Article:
The Lenders' amici also argued that rescission by notice would cause great uncertainty regarding title because "under the notice-only interpretation, the lender's security interest would become instantly void by law" regardless of whether a lender had actually violated the statute. See id. at *29. The court clarified that, under its holding, rescission occurs only when a borrower "with a valid TILA claim provides the lender with written notice." Id. at *30. The court acknowledged that its ruling may have costly implications for lenders because "[o]nce alerted to the cloud on its title," a lender would have to "sue to confirm that the obligor's rescission was invalid or do nothing and assume the risk that a court might later rule that the rescission was valid." Id. at *35. The court concluded, however, that the possibility that its ruling may have a costly impact on lenders is not a basis "to disregard the text of the statute." Id. at *36.
The court also noted that its decision does not mean that a borrower who has rescinded a loan by notice has an indefinite period of time to institute a lawsuit to enforce the rescission (i.e., to compel a lender to return the down payment and to cancel its security interest). Id. at *32. The court stated that "statutes of limitation will constrain [the borrower's] ability to file suit," although it did not specify which statute of limitations would apply. Id. at *32-33. Notwithstanding, the court left open the possibility that a borrower may raise rescission as a defense to a foreclosure action that a lender brings years after it receives a timely rescission notice. Id. at *33-34 (internal citations omitted). According to the court, however, such an instance would be rare "because it would exist only as to those loans for which" a notice was sent to the lender within the three-year period. See id. at *35. In addition, as previously mentioned, the lender may avoid such circumstances by bringing an action for a declaration as to the validity of the claimed rescission, upon receipt of a rescission notice. Id.
The Third Circuit's decision is at odds with other circuit courts, though in agreement with the Fourth Circuit. The First, Ninth and Tenth Circuits have sided with the lenders and have held that borrowers must file a lawsuit within three years from the consummation of the loan, regardless of whether a notice of rescission is delivered to the lender by the borrower within that three-year period, in order to timely invoke the right to rescind.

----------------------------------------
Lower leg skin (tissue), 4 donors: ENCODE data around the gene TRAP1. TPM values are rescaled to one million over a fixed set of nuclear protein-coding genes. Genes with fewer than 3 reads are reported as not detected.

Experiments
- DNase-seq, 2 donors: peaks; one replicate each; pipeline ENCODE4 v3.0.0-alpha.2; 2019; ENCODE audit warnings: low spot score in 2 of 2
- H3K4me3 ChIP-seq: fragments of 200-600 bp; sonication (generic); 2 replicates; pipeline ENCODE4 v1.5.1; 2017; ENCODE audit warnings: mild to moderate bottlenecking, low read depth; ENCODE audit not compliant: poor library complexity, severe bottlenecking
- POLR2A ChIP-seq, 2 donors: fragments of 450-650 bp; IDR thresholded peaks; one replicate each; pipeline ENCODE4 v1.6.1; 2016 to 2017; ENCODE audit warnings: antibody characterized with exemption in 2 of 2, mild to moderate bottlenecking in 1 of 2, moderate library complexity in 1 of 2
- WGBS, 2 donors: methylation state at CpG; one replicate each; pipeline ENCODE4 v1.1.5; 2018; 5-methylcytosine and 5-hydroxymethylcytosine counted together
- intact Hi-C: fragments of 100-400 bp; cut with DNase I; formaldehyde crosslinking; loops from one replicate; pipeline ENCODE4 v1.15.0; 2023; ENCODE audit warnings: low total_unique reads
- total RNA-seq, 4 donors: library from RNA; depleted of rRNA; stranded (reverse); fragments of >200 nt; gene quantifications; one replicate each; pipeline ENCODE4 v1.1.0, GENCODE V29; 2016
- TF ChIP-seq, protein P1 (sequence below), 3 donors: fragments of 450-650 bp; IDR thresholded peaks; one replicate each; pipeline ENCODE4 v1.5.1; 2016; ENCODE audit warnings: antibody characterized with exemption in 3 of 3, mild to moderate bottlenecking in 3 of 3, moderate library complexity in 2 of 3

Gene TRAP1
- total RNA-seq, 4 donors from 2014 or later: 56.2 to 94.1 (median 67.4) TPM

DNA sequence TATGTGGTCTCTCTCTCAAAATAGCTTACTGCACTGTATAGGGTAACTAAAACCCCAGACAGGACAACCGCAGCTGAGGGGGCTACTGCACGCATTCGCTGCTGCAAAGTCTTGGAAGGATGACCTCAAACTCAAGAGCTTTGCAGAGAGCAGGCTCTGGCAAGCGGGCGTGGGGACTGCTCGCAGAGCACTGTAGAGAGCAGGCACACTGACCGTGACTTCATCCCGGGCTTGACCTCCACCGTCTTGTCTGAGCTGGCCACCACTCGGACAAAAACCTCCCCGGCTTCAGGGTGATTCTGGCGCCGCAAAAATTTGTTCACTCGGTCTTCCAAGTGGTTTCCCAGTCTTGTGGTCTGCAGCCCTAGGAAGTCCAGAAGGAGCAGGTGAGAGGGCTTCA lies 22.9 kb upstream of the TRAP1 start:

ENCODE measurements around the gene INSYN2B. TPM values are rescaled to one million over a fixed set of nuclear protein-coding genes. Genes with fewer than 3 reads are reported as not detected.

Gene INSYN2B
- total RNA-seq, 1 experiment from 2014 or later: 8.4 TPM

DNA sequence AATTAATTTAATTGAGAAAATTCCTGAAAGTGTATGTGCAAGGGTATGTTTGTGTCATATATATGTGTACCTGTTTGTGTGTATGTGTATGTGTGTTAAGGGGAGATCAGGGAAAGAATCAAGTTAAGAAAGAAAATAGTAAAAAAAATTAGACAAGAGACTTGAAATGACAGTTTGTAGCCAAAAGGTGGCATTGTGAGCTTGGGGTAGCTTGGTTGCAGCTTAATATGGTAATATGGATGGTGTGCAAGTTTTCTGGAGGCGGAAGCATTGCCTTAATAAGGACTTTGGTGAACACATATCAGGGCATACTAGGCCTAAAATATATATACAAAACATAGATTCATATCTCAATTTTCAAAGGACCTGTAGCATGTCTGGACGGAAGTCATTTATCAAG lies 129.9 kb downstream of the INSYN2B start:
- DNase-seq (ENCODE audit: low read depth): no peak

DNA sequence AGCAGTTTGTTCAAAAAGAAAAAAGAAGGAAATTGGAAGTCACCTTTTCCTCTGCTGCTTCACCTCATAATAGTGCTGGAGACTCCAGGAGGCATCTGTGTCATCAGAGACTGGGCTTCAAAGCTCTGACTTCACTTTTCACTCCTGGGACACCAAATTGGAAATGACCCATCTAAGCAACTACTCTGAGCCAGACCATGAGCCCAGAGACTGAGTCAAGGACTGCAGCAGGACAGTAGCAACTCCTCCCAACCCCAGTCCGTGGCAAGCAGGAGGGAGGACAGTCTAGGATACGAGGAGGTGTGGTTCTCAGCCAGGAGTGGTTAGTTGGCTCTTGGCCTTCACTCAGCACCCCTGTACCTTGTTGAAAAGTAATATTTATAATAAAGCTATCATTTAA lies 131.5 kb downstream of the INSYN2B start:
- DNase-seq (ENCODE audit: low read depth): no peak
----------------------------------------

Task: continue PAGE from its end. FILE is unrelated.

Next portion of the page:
In light of this decision, lenders should be mindful of the import of receiving a notice of rescission within the three-year time period after the closing on a loan. Under the court's decision, even if suit is not brought within that time frame, a later suit, grounded on a valid and timely notice, will expose the lender to the possibility of having to rescind the loan beyond that three-year mark after the closing of the loan.
Joy Harmon Sperling and Rachel Packer wrote an article, "NJ Court Finds that SOL Bars Residential Foreclosure Action," for the New Jersey Law Journal. The article provides an analysis of a recent unpublished opinion rendered by the Superior Court of New Jersey, Bergen County, which essentially provided the borrowers, who had failed to make even one payment on their loan, with a free house by barring the plaintiff from foreclosing on its mortgage loan.
Josh Cohen and Jim Tancredi co-authored a chapter on Connecticut receiverships in "Strategic Alternatives For and Against Distressed Businesses, 2016 Edition." The comprehensive state-by-state treatise published by Thomson/Reuters/West provides a thorough overview of state law business alternatives to bankruptcy. The chapter written by Cohen and Tancredi surveys the various forms of receiverships under Connecticut law, summarizing the powers, limitations and process for the exercise of this equitable and elastic remedy. Leading cases are cited and custom and practice are discussed.
Joy Harmon Sperling and Sarah Sakson Langstedt wrote an article, “New Jersey Appellate Division Holds Bank Has Standing to Foreclose Even If Allonge to Note Was Not Affixed When Executed,” for Pratt’s Journal of Bankruptcy Law. The article analyzes the significance of the New Jersey Appellate Division’s recent decision in U.S. Bank National Association v. Morris Bayonne Associates I, LLC. In that case, the court ruled that the plaintiff in a foreclosure action had established a prima facie case for foreclosure even though the allonge to the note was not physically attached when the allonge was executed.
Tom O'Neill, Darian Butcher and Joy Harmon Sperling authored the article, "Mass. Has New Requirements For Foreclosing Mortgagees," in Law360. The article focuses on the significance of the decision by the Supreme Judicial Court of Massachusetts in Pinti v. Emigrant Mortgage Co. In that decision, the Court ruled that Emigrant Mortgage Co. Inc.'s failure to notify the mortgagors of their right to initiate a pre-foreclosure lawsuit rendered void, rather than voidable, Emigrant's subsequent exercise of its power of sale and the conveyance of the property by foreclosure deed to a bona fide purchaser. The Court further found that mortgagees are required to strictly comply with the terms of a mortgage and provide the necessary notices to mortgagors.
Joy Harmon Sperling was featured in an article, "Rainmaker Q&A: Day Pitney's Joy Harmon Sperling," in Law360.
Stamford, Conn., August 24, 2015 - Day Pitney is pleased to announce that 68 attorneys have been selected for inclusion in the 2016 Best Lawyers in America. Best Lawyers ranks lawyers through peer-review surveys, and has been published annually since 1983.